- One day a week closure of City Hall. Worthy of implementation if it will save money. The City of Lakewood and AQMD (among others) already do this.
- Stopping the use of city money and resources to subsidize privately run entities and events. LB city departments should be providing city services, not tithing taxpayer money. "Not-for-profit" entities (including the "Sea Festival Ass'n") whose expenses include serious salaries shouldn't expect taxpayer subsidies...which the Council can and should end in FY 08.
- Ending the sales-tax rebate [kickback] program. Other, smarter cities expect businesses to pay them sales tax in full. In LB, City Hall gives some large business chunks of sales tax that LB taxpayers deserve. The Council needs to send the message that new businesses are welcome here provided they pay their fair share.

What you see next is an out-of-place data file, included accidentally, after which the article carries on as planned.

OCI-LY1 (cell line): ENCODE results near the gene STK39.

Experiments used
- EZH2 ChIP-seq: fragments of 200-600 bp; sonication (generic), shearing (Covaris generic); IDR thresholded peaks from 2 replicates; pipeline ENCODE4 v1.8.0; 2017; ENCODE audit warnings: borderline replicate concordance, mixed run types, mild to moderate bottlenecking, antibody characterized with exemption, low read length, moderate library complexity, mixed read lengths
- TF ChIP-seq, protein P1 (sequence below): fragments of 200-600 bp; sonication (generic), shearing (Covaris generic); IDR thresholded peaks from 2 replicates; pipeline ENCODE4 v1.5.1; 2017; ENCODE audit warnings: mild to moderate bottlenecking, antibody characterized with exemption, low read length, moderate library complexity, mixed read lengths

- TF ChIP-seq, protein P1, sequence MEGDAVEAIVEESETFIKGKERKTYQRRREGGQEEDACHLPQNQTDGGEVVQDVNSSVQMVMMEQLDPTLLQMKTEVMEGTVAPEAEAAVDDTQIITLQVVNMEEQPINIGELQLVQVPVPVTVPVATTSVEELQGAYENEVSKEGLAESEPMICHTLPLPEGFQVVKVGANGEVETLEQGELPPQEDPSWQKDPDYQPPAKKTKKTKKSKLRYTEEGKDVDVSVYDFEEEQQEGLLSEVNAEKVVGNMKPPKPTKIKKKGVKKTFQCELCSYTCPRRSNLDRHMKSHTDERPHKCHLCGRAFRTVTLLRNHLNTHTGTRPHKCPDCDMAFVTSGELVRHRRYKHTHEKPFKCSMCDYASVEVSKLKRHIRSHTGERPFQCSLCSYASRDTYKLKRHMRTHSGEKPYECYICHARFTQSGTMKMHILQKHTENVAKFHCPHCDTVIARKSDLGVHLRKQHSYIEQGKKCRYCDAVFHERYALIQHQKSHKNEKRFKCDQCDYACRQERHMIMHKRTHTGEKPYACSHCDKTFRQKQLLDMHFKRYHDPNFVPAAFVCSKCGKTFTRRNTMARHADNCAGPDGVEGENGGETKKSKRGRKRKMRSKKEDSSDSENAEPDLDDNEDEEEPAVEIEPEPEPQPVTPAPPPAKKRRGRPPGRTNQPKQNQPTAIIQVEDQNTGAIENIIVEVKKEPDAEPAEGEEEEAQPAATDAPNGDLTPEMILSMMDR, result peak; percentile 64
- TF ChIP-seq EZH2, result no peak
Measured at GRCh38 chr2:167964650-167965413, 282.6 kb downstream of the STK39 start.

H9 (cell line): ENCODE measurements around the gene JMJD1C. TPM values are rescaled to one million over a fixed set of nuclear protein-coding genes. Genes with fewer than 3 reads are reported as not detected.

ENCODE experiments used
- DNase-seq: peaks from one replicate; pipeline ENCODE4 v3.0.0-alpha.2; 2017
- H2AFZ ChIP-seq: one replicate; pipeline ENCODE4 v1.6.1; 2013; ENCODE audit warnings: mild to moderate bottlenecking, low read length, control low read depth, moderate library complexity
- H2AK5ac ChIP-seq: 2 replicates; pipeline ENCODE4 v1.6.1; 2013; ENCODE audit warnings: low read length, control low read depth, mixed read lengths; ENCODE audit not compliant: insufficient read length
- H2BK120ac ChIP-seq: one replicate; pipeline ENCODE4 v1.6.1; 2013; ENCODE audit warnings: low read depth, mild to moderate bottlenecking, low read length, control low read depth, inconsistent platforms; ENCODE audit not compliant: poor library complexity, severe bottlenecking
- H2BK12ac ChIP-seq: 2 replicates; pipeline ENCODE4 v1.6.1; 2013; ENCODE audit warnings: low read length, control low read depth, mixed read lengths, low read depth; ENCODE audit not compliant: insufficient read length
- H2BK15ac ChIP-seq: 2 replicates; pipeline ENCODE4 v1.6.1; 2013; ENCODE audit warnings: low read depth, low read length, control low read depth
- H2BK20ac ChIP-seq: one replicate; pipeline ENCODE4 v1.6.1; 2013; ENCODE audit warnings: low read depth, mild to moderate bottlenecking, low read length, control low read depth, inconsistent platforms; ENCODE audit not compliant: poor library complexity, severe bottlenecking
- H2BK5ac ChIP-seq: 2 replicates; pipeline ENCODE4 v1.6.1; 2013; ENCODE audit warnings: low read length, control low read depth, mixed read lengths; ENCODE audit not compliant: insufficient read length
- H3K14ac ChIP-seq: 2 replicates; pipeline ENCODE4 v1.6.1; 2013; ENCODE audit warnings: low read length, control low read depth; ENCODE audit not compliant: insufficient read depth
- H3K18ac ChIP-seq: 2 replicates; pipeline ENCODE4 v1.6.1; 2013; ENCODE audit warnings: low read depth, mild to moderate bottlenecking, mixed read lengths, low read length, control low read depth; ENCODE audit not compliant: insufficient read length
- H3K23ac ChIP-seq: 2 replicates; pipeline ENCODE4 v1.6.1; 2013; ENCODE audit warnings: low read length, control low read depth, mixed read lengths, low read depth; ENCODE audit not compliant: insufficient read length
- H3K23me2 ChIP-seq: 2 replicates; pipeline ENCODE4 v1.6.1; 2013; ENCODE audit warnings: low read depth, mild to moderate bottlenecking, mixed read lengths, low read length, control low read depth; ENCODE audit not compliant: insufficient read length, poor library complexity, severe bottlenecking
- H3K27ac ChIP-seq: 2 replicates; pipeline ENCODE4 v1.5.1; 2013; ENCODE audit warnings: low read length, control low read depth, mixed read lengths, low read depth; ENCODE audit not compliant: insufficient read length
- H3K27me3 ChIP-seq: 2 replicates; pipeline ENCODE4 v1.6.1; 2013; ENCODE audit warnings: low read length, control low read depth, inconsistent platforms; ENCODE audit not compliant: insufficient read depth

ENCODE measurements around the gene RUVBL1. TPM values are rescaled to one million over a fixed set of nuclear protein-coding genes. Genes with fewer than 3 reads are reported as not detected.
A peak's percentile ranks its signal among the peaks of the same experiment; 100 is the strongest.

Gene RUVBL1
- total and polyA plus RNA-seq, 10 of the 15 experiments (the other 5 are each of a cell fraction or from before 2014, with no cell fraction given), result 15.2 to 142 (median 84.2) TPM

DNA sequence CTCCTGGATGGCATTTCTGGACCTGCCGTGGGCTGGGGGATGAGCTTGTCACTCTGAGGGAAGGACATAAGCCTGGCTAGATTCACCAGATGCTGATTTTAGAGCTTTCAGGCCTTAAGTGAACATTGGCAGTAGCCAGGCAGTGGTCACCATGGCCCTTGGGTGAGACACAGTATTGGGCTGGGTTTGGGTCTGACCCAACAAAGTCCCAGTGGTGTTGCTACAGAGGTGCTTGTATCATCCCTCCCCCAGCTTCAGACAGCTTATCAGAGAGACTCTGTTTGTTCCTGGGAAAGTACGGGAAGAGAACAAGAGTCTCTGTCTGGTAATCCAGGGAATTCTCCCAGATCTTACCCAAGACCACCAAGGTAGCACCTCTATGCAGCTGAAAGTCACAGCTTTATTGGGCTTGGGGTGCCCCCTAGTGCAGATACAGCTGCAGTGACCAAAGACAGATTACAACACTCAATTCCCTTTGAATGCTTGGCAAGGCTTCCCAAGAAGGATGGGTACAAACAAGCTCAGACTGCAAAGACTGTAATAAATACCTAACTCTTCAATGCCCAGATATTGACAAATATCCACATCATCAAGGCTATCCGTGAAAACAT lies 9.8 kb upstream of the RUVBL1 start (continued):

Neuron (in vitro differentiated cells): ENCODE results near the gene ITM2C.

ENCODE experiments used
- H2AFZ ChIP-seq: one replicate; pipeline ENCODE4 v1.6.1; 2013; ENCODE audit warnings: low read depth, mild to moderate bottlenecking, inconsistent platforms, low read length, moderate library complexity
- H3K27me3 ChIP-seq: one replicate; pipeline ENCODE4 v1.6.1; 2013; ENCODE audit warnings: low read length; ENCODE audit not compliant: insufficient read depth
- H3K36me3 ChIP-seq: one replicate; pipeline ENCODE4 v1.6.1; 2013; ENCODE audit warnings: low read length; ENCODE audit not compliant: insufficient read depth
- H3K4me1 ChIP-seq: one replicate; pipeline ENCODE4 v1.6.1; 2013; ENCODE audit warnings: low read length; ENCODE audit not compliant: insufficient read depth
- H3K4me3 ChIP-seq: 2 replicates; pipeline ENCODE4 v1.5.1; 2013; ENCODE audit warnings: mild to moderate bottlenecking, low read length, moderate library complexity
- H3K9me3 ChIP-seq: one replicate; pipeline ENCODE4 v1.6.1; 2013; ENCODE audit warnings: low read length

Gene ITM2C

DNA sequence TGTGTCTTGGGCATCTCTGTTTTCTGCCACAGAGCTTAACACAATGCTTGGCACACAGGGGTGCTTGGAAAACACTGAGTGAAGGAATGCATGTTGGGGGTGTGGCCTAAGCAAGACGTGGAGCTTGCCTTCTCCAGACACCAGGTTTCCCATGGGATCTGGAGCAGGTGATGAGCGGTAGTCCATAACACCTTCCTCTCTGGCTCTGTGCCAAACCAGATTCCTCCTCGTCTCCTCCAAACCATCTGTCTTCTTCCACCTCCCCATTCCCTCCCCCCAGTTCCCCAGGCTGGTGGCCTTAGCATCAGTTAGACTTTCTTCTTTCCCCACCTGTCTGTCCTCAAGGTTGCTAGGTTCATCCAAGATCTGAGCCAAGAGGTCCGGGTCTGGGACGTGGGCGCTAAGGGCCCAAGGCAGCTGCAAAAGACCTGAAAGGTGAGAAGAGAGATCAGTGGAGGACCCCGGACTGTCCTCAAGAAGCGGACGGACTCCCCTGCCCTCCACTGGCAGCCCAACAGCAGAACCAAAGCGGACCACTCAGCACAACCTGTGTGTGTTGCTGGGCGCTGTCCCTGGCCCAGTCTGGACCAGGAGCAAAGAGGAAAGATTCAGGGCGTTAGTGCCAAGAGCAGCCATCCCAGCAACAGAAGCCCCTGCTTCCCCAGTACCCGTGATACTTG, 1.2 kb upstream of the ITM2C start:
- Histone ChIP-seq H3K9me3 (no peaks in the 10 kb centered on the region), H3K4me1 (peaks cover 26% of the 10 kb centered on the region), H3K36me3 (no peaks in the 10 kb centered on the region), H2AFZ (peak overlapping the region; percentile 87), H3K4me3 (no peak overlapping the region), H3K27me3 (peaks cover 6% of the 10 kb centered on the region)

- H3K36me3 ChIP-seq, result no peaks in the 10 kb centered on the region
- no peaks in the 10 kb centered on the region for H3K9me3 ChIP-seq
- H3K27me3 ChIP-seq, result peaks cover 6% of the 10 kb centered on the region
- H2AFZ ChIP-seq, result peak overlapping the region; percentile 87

- Require Council approval for contracts above $50,000. This measure was suggested years ago by NLB activist Dan Pressburg...and it's the way things were done until Henry Taboada was made City Manager. In a city living "paycheck to paycheck," it doesn't seem responsible to spend up to $100,000 with virtually no Council or public oversight.
In management's Aug. 21 presentation, Financial Management Director Mike Killebrew said the tax increase measures could be put on the April 2008 ballot [when elections are scheduled for Council districts 2, 4, 6 and 8].
Assistant City Manager Christine Shippey said that if the Council wishes to proceed with an April 08 ballot measure, official action should be taken by the end of 2007 and an "ad hoc committee of City Councilmembers, city staff and community members be created" to develop an "effective approach" toward the proposed tax increase.